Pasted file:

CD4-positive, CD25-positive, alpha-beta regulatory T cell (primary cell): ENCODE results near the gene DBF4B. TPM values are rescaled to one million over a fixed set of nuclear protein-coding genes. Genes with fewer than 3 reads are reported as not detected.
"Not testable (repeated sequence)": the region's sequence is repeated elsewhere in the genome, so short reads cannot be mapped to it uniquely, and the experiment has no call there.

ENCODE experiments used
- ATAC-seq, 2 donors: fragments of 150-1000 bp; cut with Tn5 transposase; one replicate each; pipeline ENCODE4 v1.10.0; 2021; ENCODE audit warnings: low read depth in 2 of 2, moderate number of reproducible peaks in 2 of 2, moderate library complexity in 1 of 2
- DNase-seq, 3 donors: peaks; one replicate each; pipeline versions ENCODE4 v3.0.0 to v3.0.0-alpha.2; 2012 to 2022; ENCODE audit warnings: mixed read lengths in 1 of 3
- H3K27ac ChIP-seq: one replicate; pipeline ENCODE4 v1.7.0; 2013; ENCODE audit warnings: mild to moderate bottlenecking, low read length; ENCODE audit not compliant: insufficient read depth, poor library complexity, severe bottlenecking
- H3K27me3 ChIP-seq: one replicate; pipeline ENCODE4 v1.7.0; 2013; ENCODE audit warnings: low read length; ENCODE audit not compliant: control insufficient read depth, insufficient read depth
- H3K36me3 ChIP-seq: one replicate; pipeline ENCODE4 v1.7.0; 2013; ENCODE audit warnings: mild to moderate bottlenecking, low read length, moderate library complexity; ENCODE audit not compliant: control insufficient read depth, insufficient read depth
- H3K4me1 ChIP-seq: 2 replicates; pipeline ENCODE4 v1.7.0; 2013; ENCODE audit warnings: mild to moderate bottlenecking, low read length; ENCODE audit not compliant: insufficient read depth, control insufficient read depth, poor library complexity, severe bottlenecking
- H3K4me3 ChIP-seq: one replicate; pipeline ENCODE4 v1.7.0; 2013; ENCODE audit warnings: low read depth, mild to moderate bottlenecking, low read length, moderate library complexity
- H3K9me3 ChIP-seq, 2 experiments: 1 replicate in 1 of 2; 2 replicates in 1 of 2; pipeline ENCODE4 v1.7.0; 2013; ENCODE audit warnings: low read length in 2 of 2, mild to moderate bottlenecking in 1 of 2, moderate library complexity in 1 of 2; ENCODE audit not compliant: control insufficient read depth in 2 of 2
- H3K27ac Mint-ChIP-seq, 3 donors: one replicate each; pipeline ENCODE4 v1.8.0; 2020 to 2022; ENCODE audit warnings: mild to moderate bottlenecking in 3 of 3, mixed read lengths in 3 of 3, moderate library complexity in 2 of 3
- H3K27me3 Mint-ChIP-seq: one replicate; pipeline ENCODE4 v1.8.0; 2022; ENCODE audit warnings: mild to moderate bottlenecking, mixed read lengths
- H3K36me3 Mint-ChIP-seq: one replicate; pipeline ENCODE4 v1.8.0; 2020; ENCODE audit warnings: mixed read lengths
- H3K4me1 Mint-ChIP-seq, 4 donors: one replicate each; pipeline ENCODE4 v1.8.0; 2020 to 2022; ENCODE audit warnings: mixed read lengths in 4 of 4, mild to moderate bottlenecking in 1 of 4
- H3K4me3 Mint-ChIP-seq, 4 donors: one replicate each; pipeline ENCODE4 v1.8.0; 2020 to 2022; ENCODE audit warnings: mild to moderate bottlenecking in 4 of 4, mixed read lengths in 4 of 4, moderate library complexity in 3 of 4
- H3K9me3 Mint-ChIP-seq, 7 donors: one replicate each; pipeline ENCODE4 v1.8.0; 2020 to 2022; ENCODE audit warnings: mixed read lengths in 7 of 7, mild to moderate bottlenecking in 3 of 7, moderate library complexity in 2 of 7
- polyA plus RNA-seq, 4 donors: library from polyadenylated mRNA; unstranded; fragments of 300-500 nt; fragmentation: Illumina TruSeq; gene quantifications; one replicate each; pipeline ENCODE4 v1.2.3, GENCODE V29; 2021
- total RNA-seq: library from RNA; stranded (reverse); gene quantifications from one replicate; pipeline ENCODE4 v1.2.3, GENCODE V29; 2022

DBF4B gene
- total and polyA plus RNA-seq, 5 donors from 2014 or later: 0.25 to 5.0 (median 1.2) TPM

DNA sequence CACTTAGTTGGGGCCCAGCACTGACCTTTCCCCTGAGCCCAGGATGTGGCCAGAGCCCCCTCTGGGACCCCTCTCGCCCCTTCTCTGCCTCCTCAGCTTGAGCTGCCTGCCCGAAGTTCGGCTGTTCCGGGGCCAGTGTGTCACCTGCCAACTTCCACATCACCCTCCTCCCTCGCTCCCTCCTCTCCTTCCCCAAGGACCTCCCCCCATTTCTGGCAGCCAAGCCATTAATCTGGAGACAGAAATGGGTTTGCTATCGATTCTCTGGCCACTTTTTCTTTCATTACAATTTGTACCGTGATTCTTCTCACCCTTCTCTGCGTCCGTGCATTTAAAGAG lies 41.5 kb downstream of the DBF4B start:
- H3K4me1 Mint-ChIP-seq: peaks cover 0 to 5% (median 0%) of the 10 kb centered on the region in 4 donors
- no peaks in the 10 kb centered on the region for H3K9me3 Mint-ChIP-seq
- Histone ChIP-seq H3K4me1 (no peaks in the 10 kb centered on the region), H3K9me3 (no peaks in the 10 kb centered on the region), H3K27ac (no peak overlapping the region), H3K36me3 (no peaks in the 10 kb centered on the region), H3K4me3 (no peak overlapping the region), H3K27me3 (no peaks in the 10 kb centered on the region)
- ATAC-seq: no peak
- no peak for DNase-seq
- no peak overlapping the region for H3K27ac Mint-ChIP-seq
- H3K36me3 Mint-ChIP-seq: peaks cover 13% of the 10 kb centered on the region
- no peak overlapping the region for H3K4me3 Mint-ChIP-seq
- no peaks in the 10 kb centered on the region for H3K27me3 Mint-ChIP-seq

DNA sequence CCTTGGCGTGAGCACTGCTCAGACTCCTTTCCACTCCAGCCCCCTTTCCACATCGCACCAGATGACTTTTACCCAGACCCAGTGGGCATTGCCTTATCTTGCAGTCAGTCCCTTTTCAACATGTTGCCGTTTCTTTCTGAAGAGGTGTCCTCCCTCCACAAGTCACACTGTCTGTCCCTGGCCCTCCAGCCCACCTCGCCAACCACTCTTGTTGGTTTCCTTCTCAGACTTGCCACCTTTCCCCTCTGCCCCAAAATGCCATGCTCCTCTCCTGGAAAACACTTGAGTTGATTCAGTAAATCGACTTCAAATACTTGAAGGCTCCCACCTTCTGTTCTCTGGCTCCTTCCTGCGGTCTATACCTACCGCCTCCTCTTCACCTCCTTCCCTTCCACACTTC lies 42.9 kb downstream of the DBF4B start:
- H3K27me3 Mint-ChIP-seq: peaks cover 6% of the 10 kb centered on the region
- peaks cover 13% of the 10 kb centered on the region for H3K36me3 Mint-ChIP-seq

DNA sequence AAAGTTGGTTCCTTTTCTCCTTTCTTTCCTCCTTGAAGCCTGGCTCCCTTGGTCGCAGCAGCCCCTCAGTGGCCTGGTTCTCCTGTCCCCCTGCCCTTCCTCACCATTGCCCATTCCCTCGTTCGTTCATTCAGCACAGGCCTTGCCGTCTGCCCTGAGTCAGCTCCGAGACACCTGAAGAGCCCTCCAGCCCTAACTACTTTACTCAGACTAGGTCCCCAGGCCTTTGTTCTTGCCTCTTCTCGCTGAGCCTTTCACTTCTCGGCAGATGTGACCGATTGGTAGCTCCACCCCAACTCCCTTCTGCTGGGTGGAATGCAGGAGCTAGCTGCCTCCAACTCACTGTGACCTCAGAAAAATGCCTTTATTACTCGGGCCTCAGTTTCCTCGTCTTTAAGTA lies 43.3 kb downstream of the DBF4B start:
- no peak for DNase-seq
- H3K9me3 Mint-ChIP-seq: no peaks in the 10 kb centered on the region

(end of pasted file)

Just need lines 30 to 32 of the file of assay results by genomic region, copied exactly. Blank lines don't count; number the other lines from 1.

- no peak overlapping the region for H3K4me3 Mint-ChIP-seq
- no peaks in the 10 kb centered on the region for H3K27me3 Mint-ChIP-seq

DNA sequence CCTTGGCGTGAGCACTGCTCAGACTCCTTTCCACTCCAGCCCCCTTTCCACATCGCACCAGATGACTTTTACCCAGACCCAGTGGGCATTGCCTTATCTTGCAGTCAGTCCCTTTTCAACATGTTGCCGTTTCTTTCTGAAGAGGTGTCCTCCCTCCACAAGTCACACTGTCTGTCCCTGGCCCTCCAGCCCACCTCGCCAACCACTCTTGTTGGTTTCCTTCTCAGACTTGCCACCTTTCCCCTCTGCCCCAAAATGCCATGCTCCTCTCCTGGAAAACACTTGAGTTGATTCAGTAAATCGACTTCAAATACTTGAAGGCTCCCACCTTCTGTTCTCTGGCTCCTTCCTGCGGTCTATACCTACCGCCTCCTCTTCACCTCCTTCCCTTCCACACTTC lies 42.9 kb downstream of the DBF4B start: